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Free Content The Effectiveness of Intervention Programs for Perpetrators and Victims of Intimate Partner Violence

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In this review, we provide a descriptive and detailed review of intervention programs for intimate partner violence (IPV) perpetrators and survivor-victims. Given the extensive personal, interpersonal, and societal costs associated with IPV, it is essential that services being offered by the criminal justice, mental health, and medical communities have requisite empirical support to justify their implementation. The review involved a detailed summary of all studies published since 1990 using randomized or quasi-experimental designs that compared an active intervention program to a relevant comparison condition. These studies included 20 studies investigating the effectiveness of “traditional” forms of batterer intervention programs (BIPs) aimed at perpetrators of IPV, 10 studies that investigated the effectiveness of alternative formats of BIPs, 16 studies of brief intervention programs for IPV victim-survivors, and 15 studies of more extended intervention programs for IPV victim-survivors. Interventions for perpetrators showed equivocal results regarding their ability to lower the risk of IPV, and available studies had many methodological flaws. More recent investigations of novel programs with alternative content have shown promising results. Among interventions for victim-survivors of IPV, a range of therapeutic approaches have been shown to produce enhancements in emotional functioning, with the strongest support for cognitive-behavioral therapy (CBT) approaches in reducing negative symptomatic effects of IPV. Supportive advocacy in community settings has been shown to reduce the frequency of revictimization relative to no-treatment controls, although rates of revictimization remain alarmingly high in these studies. Brief interventions for victim-survivors have had more complex and less consistently positive effects. Several studies have found significant increases in safety behaviors, but enhanced use of community resources is often not found. It remains unclear whether brief safety interventions produce longer term reduction in IPV revictimization. Discussion summarizes the general state of knowledge on interventions for IPV perpetrators and victim-survivors and important areas for future research.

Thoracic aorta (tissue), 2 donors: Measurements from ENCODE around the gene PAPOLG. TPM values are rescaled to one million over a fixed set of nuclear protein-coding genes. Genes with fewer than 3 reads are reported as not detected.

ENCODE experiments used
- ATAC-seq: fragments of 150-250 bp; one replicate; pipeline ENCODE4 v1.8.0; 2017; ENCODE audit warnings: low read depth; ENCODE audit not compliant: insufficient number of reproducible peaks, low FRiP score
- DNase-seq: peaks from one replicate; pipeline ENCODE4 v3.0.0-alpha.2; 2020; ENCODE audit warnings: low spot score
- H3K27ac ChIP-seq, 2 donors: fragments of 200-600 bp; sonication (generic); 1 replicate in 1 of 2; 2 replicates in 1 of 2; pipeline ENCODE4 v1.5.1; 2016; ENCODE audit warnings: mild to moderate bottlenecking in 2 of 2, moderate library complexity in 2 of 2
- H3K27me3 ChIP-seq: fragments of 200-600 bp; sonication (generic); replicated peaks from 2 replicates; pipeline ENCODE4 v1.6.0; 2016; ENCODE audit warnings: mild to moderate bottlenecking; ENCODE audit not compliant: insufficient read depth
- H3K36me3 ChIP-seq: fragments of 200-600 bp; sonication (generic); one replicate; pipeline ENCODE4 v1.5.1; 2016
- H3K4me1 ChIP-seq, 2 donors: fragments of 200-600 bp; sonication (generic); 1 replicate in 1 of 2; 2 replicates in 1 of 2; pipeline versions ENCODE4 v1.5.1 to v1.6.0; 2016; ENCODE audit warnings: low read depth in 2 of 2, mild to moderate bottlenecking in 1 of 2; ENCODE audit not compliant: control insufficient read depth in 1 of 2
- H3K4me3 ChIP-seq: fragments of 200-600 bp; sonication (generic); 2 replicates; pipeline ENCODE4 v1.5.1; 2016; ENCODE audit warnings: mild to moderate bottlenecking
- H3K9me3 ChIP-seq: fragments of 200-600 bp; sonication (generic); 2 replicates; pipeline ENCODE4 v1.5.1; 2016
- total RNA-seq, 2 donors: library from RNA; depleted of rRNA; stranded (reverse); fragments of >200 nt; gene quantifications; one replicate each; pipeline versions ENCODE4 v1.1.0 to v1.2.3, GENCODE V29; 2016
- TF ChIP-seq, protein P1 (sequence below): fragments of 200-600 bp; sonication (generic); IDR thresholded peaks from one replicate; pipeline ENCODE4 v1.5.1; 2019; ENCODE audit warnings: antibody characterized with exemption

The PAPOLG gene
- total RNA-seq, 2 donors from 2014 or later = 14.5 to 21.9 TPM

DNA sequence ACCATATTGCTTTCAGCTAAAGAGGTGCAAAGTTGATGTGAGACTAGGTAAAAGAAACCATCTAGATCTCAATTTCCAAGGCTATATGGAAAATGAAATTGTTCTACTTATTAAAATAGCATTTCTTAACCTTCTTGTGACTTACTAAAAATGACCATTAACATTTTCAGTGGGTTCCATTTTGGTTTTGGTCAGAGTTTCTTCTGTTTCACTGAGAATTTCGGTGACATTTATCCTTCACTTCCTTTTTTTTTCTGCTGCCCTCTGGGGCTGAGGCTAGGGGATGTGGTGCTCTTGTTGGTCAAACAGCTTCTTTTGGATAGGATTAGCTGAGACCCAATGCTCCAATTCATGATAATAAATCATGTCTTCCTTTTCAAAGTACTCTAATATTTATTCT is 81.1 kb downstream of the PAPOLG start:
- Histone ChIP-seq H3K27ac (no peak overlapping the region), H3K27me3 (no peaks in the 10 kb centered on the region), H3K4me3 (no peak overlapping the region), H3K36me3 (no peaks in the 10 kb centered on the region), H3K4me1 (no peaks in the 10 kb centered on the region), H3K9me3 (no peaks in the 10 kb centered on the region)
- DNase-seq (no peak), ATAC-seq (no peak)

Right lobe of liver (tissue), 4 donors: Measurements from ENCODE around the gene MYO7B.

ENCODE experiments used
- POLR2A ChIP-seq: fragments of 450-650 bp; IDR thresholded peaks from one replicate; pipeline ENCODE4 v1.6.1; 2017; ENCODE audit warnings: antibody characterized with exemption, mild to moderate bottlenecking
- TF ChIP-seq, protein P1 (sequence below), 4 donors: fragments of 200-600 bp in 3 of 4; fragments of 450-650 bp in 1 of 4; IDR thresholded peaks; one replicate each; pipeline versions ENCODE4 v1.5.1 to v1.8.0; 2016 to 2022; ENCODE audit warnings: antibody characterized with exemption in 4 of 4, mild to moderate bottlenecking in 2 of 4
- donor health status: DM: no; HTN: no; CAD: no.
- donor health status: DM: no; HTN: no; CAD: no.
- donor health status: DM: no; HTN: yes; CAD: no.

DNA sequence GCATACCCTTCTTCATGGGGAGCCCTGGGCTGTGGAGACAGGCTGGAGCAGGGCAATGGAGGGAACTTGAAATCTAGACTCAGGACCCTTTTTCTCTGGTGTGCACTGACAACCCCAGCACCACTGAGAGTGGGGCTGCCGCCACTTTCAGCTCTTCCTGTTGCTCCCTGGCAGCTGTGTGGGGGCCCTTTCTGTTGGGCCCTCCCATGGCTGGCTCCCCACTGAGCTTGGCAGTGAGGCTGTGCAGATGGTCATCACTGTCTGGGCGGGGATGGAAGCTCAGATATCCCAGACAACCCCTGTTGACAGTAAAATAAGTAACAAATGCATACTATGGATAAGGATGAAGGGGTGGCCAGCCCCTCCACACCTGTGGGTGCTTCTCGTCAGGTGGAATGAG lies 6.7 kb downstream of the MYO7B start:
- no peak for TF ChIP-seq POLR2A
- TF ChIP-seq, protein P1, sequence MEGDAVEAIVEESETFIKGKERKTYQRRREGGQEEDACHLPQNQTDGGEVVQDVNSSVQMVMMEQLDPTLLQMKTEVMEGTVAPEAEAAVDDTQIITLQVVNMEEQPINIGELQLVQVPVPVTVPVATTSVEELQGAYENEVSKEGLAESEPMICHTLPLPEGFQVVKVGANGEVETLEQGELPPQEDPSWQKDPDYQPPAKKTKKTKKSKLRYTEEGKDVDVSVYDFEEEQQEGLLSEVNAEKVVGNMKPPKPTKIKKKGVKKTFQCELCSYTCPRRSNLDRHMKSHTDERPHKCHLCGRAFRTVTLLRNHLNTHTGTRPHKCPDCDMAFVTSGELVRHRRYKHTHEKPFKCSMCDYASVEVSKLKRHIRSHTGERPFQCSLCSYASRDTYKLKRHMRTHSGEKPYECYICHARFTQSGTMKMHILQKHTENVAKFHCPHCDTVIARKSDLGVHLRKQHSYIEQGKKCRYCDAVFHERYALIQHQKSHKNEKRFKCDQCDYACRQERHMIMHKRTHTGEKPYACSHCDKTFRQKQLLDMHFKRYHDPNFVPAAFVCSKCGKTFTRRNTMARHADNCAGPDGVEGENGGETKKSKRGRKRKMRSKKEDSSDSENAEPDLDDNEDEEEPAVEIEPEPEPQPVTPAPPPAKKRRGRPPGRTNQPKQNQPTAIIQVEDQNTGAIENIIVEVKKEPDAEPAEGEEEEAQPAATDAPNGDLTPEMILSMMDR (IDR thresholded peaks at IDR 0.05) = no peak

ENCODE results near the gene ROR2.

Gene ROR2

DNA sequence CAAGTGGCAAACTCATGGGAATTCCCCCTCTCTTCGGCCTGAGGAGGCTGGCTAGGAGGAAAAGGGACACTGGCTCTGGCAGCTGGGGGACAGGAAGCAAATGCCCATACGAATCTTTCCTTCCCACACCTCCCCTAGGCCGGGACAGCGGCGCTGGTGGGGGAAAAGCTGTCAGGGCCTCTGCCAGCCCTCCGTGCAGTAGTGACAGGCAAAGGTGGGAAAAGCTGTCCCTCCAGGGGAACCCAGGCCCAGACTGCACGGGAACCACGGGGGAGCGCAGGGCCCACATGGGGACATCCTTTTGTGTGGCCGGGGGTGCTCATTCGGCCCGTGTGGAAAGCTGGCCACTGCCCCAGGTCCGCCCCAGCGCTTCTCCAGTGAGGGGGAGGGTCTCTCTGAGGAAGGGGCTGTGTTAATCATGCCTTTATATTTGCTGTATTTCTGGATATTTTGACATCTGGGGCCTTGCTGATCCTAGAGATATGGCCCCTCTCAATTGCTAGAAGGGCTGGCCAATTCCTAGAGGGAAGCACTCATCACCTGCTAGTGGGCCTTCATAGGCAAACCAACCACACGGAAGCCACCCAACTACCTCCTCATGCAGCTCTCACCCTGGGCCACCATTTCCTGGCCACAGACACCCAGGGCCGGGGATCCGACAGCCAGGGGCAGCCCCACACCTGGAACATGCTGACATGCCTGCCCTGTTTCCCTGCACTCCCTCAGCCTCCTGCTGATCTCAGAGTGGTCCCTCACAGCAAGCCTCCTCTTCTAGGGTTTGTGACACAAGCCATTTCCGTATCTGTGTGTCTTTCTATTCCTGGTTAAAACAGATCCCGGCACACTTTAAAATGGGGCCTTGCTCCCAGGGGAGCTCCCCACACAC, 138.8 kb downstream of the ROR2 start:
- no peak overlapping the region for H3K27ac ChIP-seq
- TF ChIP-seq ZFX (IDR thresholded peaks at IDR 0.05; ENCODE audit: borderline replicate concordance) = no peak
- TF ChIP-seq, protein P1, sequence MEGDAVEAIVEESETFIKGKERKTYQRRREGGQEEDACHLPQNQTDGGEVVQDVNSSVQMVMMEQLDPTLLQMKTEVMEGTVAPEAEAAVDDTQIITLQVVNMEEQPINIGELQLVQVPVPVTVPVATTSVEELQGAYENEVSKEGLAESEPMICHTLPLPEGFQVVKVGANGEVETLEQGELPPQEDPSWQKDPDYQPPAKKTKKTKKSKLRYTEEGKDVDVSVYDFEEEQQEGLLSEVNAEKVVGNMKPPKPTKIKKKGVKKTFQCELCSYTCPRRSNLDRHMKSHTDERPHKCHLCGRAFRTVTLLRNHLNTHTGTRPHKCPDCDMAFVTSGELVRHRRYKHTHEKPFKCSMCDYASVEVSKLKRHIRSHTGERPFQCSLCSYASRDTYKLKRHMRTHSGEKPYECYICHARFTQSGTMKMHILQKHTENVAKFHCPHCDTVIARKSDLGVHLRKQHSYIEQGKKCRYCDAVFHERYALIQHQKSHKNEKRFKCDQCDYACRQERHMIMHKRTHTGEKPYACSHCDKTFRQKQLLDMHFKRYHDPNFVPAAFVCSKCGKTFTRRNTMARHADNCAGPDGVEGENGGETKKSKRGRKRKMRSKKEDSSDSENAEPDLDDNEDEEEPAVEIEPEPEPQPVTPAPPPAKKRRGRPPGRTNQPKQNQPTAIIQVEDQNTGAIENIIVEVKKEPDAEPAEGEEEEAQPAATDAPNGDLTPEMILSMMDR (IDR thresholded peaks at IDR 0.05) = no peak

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Document Type: Research Article

Publication date: April 1, 2013

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